Platelet-rich plasma (PRP) therapy is a popular, revolutionary treatment for the joint pain and inflammation caused by osteoarthritis and some traumatic injuries.
PRP therapy for chronic joint conditions has generated a lot of interest since those conditions affect so many people. The Centers for Disease Control and Prevention estimates that up to 25 percent of all adults may develop a chronic joint condition. PRP therapy is increasingly used for other purposes, too, such as hair and skin treatments and muscle injury repair.
What is PRP?
Platelets are the cells in your blood tasked with helping your blood to clot. They also contain cytokines (immune elements) and growth factors that promote cell growth and healing. In PRP therapy, a doctor draws your blood, which is then spun in a centrifuge to separate and concentrate the platelets.
This process usually increases the platelet content in a particular amount of plasma up to five times than otherwise would be present. This platelet-rich plasma is then injected into injured tissues to promote healing and regeneration of tendons and cartilage.
Your doctor may recommend several sessions of PRP therapy in order to alleviate your pain and inflammation. Symptoms may be noticeably reduced in as early as 2 weeks.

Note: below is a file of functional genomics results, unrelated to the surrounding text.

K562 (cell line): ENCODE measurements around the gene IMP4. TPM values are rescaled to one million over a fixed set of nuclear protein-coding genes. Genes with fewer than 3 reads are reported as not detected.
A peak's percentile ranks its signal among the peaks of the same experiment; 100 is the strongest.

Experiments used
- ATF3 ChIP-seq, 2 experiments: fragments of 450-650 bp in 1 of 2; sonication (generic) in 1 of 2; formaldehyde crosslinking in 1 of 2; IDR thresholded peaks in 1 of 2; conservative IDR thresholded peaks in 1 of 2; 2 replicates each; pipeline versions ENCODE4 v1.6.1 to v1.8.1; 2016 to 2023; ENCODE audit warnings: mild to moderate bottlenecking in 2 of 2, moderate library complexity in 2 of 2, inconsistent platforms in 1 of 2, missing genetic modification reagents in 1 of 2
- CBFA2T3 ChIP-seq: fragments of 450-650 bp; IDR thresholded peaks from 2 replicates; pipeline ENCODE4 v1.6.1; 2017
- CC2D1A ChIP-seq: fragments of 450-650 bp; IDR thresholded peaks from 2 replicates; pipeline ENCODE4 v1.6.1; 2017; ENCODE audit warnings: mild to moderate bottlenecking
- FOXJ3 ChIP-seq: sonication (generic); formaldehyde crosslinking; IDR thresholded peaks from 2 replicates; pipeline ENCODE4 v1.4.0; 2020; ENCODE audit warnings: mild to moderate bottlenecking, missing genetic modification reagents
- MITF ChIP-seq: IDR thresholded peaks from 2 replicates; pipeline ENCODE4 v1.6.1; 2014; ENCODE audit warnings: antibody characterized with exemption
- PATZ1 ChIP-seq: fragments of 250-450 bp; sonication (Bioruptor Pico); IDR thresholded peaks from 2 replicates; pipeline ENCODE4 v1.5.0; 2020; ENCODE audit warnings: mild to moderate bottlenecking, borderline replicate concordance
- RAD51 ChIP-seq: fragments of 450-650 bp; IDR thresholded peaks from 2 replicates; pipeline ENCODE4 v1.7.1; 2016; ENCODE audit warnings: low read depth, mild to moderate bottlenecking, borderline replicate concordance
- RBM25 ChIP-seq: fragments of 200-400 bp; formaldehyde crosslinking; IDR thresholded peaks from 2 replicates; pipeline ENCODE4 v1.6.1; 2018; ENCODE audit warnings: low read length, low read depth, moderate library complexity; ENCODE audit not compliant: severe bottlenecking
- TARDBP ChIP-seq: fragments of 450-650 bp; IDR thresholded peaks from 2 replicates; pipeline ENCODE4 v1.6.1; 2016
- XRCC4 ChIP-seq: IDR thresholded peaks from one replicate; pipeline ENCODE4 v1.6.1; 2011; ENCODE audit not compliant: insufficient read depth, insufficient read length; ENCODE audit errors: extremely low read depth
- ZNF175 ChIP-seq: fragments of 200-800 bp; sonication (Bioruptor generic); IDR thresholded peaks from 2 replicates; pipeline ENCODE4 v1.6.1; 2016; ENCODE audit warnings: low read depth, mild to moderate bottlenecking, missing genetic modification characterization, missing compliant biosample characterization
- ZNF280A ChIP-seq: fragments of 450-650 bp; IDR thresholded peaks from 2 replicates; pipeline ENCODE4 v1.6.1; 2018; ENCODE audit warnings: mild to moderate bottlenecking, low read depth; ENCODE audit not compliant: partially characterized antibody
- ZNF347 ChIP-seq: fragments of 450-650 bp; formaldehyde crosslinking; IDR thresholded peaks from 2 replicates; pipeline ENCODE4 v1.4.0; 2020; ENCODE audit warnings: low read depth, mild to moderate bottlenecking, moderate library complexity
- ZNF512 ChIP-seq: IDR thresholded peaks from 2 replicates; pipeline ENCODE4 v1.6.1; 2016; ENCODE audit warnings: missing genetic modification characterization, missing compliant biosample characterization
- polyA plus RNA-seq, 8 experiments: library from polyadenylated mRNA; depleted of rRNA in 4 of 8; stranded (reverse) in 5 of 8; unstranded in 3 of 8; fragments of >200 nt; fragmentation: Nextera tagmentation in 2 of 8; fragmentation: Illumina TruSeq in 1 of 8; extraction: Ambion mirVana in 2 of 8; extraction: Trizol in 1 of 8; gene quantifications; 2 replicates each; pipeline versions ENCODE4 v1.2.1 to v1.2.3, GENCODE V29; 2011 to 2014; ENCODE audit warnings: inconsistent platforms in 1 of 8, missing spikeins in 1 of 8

How is PRP Different From Other Treatments?
Weight loss, physical therapy, and orthotics (support devices such as knee braces) are the most common treatments for mild osteoarthritis. These treatments may provide some relief from the pain, inflammation, and stiffness caused by the condition. But, if these symptoms don’t improve or if they get worse, medications including nonsteroidal anti-inflammatories (NSAIDs), or even opioids, may be prescribed by your doctor.
However, the ongoing opioid addiction epidemic and certain side effects of NSAIDs can make these treatments problematic. Experts now suggest these medications don’t address the cause behind the pain and other options should be explored. PRP provides that alternative approach: its aim is to restore your health by directly healing your damaged tissues.
Does PRP Work?
PRP treatment can bring positive and longer-lasting results to patients with moderate osteoarthritis. PRP may also help some patients delay or even avoid knee replacement surgery altogether, but not everyone responds the same way to PRP-based treatments. PRP therapy is relatively new, so analysis of its results is still ongoing.
Commonly reported side effects of PRP therapy include pain at the site of injection (usually lasting for less than 24 hours) or a dull pain at the joint area, lasting for less than a week.
A 2015 study, published in the Journal of Physical Therapy, concluded that PRP can effectively treat moderate pain and limited mobility in patients with osteoarthritis. It also indicated that at least two PRP sessions would be appropriate in these situations.
To schedule an appointment to learn about PRP therapy or any of the more traditional therapy options, please call our Brecksville office at (440) 746-1730, or our Twinsburg office at (330) 963-2920. Same-day appointments may often be available. You may also submit an appointment request via our appointment request form.